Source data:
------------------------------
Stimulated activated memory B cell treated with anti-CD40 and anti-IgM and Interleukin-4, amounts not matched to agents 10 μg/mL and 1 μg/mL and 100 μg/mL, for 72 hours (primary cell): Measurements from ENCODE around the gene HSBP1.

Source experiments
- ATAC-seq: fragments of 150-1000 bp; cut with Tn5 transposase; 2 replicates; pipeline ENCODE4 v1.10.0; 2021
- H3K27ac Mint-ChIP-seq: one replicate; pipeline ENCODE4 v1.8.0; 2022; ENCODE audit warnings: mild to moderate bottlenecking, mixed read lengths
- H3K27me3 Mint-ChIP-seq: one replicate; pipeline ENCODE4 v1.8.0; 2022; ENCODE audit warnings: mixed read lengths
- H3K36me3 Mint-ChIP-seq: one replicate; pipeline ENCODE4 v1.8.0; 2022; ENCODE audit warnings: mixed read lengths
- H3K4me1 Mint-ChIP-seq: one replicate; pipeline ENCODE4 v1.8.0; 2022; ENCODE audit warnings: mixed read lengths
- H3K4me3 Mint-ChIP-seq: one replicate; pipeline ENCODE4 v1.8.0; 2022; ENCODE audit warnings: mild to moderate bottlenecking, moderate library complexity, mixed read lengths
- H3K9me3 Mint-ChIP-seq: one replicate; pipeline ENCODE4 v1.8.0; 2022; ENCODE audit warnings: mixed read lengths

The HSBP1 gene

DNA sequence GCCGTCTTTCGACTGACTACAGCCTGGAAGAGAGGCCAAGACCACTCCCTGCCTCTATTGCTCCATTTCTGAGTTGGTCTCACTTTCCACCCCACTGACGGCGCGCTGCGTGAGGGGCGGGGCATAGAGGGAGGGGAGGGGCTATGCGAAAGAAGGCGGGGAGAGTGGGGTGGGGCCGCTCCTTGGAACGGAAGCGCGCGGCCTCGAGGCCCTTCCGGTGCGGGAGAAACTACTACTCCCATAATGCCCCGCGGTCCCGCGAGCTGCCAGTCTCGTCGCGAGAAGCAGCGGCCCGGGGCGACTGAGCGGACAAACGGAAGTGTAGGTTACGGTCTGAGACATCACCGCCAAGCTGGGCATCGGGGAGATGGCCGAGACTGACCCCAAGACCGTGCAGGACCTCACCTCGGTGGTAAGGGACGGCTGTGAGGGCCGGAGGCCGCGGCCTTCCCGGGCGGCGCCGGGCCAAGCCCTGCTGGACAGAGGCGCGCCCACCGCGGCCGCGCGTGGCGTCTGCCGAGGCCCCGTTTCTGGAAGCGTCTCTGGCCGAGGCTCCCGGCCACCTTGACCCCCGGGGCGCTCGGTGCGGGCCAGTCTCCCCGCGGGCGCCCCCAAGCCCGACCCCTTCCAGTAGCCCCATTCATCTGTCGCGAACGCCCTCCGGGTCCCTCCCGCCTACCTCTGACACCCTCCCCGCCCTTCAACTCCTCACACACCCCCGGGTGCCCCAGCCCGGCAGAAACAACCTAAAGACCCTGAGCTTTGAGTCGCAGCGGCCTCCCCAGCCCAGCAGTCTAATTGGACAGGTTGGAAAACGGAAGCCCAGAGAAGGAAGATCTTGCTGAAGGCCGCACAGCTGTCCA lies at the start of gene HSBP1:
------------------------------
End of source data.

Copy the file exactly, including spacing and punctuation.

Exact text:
Stimulated activated memory B cell treated with anti-CD40 and anti-IgM and Interleukin-4, amounts not matched to agents 10 μg/mL and 1 μg/mL and 100 μg/mL, for 72 hours (primary cell): Measurements from ENCODE around the gene HSBP1.

Source experiments
- ATAC-seq: fragments of 150-1000 bp; cut with Tn5 transposase; 2 replicates; pipeline ENCODE4 v1.10.0; 2021
- H3K27ac Mint-ChIP-seq: one replicate; pipeline ENCODE4 v1.8.0; 2022; ENCODE audit warnings: mild to moderate bottlenecking, mixed read lengths
- H3K27me3 Mint-ChIP-seq: one replicate; pipeline ENCODE4 v1.8.0; 2022; ENCODE audit warnings: mixed read lengths
- H3K36me3 Mint-ChIP-seq: one replicate; pipeline ENCODE4 v1.8.0; 2022; ENCODE audit warnings: mixed read lengths
- H3K4me1 Mint-ChIP-seq: one replicate; pipeline ENCODE4 v1.8.0; 2022; ENCODE audit warnings: mixed read lengths
- H3K4me3 Mint-ChIP-seq: one replicate; pipeline ENCODE4 v1.8.0; 2022; ENCODE audit warnings: mild to moderate bottlenecking, moderate library complexity, mixed read lengths
- H3K9me3 Mint-ChIP-seq: one replicate; pipeline ENCODE4 v1.8.0; 2022; ENCODE audit warnings: mixed read lengths

The HSBP1 gene

DNA sequence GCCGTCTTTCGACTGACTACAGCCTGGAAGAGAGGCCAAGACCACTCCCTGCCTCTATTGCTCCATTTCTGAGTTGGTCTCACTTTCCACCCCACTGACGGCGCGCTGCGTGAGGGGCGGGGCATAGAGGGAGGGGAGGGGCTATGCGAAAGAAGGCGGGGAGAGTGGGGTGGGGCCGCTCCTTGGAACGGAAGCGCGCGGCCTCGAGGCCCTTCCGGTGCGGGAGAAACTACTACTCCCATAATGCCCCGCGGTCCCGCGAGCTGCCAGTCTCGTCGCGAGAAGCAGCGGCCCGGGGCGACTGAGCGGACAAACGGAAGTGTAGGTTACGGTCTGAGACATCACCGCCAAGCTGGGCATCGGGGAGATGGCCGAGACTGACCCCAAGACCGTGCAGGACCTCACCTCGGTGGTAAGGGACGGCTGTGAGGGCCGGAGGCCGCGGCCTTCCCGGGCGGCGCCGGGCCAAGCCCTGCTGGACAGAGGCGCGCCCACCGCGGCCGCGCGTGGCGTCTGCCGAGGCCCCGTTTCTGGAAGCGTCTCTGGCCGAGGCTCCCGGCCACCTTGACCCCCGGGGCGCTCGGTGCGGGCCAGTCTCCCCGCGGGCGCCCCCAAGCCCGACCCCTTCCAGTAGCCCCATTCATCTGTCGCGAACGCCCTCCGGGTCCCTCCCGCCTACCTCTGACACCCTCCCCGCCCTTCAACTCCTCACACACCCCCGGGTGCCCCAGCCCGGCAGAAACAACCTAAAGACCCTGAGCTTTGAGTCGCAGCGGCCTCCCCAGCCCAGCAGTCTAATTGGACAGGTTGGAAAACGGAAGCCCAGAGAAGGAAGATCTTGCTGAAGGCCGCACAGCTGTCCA lies at the start of gene HSBP1: